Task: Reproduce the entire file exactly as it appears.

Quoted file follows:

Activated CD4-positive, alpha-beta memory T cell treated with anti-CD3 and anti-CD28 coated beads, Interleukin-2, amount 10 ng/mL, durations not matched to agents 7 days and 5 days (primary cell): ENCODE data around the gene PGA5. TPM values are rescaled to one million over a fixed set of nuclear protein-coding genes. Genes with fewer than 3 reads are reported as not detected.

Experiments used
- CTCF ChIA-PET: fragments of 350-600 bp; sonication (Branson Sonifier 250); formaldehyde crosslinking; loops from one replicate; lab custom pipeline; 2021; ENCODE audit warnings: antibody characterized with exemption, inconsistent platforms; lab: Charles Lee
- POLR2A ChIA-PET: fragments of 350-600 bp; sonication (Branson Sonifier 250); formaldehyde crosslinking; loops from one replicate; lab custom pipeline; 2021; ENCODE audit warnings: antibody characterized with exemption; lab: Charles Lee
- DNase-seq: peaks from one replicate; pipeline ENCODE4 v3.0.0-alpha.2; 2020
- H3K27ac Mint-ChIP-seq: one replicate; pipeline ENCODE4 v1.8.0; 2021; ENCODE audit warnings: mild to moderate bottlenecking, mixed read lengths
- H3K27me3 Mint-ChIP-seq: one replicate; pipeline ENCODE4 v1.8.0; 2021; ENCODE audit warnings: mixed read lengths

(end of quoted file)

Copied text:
Activated CD4-positive, alpha-beta memory T cell treated with anti-CD3 and anti-CD28 coated beads, Interleukin-2, amount 10 ng/mL, durations not matched to agents 7 days and 5 days (primary cell): ENCODE data around the gene PGA5. TPM values are rescaled to one million over a fixed set of nuclear protein-coding genes. Genes with fewer than 3 reads are reported as not detected.

Experiments used
- CTCF ChIA-PET: fragments of 350-600 bp; sonication (Branson Sonifier 250); formaldehyde crosslinking; loops from one replicate; lab custom pipeline; 2021; ENCODE audit warnings: antibody characterized with exemption, inconsistent platforms; lab: Charles Lee
- POLR2A ChIA-PET: fragments of 350-600 bp; sonication (Branson Sonifier 250); formaldehyde crosslinking; loops from one replicate; lab custom pipeline; 2021; ENCODE audit warnings: antibody characterized with exemption; lab: Charles Lee
- DNase-seq: peaks from one replicate; pipeline ENCODE4 v3.0.0-alpha.2; 2020
- H3K27ac Mint-ChIP-seq: one replicate; pipeline ENCODE4 v1.8.0; 2021; ENCODE audit warnings: mild to moderate bottlenecking, mixed read lengths
- H3K27me3 Mint-ChIP-seq: one replicate; pipeline ENCODE4 v1.8.0; 2021; ENCODE audit warnings: mixed read lengths